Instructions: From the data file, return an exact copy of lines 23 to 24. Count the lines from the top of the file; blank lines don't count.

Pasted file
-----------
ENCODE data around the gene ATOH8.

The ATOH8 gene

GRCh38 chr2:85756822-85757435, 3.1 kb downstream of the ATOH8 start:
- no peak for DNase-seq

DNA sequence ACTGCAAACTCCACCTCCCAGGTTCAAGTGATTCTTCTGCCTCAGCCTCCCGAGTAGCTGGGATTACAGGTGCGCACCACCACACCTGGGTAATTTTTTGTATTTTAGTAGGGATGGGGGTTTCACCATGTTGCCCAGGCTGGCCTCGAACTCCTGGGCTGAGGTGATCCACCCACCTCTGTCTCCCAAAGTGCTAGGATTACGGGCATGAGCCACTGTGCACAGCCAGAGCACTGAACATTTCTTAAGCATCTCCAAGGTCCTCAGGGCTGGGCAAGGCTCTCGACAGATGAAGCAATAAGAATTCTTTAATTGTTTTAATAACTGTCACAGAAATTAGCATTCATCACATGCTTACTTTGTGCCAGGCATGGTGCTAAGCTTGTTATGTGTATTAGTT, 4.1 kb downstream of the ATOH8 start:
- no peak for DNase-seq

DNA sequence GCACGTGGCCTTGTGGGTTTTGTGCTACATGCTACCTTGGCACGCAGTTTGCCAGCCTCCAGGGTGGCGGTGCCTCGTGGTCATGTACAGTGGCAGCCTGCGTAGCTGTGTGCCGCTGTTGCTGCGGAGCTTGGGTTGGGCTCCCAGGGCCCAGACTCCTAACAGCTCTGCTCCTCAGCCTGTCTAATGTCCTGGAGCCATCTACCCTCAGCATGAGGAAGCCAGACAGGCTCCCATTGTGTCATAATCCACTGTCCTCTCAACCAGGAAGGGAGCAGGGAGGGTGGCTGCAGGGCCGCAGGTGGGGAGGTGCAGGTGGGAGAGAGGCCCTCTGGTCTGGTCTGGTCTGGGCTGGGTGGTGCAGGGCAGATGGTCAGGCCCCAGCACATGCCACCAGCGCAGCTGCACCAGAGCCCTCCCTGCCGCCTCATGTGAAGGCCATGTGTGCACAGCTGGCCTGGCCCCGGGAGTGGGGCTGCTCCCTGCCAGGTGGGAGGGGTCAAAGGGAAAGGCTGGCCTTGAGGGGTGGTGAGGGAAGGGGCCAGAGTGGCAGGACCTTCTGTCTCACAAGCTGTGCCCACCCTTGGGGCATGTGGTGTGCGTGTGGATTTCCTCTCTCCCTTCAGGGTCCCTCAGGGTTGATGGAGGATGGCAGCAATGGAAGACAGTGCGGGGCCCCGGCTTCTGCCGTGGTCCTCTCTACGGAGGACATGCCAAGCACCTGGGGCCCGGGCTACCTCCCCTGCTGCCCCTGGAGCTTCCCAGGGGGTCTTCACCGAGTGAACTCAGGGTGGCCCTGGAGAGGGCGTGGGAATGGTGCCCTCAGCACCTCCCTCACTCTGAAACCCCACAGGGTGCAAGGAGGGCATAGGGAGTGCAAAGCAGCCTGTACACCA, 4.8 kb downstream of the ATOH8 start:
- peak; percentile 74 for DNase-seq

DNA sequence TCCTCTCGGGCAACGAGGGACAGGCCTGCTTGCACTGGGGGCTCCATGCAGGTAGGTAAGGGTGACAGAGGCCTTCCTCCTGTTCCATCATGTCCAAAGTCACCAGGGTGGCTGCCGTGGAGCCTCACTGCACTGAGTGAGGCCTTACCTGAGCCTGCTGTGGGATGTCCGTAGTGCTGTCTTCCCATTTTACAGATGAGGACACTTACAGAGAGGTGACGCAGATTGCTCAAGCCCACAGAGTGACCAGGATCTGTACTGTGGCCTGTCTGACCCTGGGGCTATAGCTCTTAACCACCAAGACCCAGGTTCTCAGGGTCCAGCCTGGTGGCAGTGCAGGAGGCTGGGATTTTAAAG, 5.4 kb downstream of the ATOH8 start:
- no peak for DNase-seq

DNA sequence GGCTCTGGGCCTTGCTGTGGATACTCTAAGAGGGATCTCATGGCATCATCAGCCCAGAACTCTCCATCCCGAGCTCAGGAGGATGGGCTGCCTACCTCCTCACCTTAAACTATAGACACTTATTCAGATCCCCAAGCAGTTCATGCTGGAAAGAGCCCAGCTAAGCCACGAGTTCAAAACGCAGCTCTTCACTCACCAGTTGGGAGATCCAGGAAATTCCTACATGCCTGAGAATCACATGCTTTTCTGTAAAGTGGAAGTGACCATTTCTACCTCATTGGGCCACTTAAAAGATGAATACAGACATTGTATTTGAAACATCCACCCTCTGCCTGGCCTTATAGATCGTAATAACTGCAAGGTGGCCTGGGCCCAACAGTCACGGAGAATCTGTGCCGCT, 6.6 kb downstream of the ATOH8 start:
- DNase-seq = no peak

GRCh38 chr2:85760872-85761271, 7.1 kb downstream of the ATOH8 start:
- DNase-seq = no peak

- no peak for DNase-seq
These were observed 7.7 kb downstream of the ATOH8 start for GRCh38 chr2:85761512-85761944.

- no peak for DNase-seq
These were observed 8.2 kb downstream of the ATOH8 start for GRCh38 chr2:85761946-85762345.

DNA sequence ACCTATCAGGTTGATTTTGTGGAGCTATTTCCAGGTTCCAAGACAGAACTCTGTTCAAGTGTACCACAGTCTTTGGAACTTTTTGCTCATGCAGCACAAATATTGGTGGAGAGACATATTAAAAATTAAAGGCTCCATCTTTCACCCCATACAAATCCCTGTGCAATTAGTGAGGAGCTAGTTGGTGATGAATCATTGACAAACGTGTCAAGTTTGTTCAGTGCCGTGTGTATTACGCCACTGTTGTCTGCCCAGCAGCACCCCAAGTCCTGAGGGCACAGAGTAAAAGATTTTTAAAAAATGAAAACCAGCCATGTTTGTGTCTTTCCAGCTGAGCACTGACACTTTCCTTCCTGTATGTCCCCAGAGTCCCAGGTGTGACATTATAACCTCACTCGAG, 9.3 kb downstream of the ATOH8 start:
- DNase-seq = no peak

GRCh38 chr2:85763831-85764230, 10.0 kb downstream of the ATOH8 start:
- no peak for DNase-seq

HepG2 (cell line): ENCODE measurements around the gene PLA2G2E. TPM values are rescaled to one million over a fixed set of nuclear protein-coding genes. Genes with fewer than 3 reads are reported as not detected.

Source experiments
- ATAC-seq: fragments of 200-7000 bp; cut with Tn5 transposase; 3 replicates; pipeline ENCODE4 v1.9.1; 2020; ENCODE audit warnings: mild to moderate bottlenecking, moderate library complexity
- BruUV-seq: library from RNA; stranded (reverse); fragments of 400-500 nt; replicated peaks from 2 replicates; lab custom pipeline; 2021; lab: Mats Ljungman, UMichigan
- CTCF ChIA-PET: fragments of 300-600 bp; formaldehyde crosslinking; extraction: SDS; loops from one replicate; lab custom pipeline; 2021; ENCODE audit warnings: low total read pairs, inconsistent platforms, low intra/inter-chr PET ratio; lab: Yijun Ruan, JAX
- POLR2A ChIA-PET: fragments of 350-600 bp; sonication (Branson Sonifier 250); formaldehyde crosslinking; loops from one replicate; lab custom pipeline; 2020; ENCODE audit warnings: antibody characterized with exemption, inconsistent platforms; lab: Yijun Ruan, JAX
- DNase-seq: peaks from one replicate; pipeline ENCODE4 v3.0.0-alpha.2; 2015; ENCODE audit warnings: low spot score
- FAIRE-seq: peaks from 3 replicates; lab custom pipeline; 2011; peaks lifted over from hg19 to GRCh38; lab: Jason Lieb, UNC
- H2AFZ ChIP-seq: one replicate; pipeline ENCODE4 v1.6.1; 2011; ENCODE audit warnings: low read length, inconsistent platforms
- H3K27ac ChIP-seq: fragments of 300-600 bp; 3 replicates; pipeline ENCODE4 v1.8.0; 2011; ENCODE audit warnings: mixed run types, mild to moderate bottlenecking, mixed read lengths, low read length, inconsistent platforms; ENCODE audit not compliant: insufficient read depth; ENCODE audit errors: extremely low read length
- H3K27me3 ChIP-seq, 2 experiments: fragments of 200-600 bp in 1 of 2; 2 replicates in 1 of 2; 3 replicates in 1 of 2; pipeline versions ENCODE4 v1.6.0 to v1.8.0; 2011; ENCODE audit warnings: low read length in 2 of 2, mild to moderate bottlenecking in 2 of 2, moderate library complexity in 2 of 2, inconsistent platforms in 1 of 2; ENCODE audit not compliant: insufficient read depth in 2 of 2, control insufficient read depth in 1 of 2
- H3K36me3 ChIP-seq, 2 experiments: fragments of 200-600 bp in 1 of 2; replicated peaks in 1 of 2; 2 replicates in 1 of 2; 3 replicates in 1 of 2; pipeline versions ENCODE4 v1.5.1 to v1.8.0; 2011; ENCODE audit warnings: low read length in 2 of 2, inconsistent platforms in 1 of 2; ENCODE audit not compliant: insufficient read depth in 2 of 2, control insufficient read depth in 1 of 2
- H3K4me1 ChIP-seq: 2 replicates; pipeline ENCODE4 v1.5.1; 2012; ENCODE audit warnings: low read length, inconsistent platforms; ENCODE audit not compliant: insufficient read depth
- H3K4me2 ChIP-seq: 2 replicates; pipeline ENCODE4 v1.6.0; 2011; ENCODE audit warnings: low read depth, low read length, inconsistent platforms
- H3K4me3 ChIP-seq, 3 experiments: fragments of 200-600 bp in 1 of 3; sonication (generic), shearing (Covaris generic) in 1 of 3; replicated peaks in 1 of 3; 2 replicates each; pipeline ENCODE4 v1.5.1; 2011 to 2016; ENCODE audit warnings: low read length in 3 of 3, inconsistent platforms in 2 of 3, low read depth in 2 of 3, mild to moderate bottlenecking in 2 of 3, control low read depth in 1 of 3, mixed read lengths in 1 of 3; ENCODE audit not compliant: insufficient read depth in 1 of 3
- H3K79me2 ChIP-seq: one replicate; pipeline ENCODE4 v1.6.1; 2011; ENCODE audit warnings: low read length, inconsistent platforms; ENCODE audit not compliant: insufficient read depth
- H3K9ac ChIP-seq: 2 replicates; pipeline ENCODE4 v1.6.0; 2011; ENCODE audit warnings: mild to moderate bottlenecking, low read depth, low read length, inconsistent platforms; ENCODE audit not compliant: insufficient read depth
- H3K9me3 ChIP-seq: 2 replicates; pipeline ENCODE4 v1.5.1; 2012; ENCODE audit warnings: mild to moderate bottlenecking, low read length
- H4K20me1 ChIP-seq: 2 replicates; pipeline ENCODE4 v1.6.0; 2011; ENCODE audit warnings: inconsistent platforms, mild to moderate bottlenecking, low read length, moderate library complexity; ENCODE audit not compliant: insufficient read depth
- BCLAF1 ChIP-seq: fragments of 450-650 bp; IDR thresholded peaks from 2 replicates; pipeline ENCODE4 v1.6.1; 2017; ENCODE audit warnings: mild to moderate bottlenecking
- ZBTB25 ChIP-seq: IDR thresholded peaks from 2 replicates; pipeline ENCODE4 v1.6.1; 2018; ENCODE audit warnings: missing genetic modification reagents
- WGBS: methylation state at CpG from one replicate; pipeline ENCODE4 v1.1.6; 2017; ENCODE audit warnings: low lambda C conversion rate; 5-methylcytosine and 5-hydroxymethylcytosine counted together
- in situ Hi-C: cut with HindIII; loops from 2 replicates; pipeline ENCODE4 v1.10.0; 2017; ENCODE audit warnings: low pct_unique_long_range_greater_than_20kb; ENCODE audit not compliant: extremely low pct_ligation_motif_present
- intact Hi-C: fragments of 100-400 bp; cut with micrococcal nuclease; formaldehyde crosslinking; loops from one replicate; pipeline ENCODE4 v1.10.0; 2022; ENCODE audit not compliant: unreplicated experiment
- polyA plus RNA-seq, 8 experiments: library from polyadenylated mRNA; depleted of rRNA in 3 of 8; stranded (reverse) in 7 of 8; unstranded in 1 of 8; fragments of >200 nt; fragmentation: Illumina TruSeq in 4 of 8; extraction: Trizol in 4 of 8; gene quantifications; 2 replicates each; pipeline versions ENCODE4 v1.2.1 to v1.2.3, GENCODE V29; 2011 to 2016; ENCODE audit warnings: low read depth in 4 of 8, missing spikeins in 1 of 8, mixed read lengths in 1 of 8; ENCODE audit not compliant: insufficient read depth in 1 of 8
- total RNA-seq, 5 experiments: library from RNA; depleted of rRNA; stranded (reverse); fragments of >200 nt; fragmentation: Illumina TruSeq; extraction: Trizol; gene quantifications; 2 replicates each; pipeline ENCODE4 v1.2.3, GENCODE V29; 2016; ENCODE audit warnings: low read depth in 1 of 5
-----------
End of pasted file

HepG2 (cell line): ENCODE measurements around the gene PLA2G2E. TPM values are rescaled to one million over a fixed set of nuclear protein-coding genes. Genes with fewer than 3 reads are reported as not detected.

Source experiments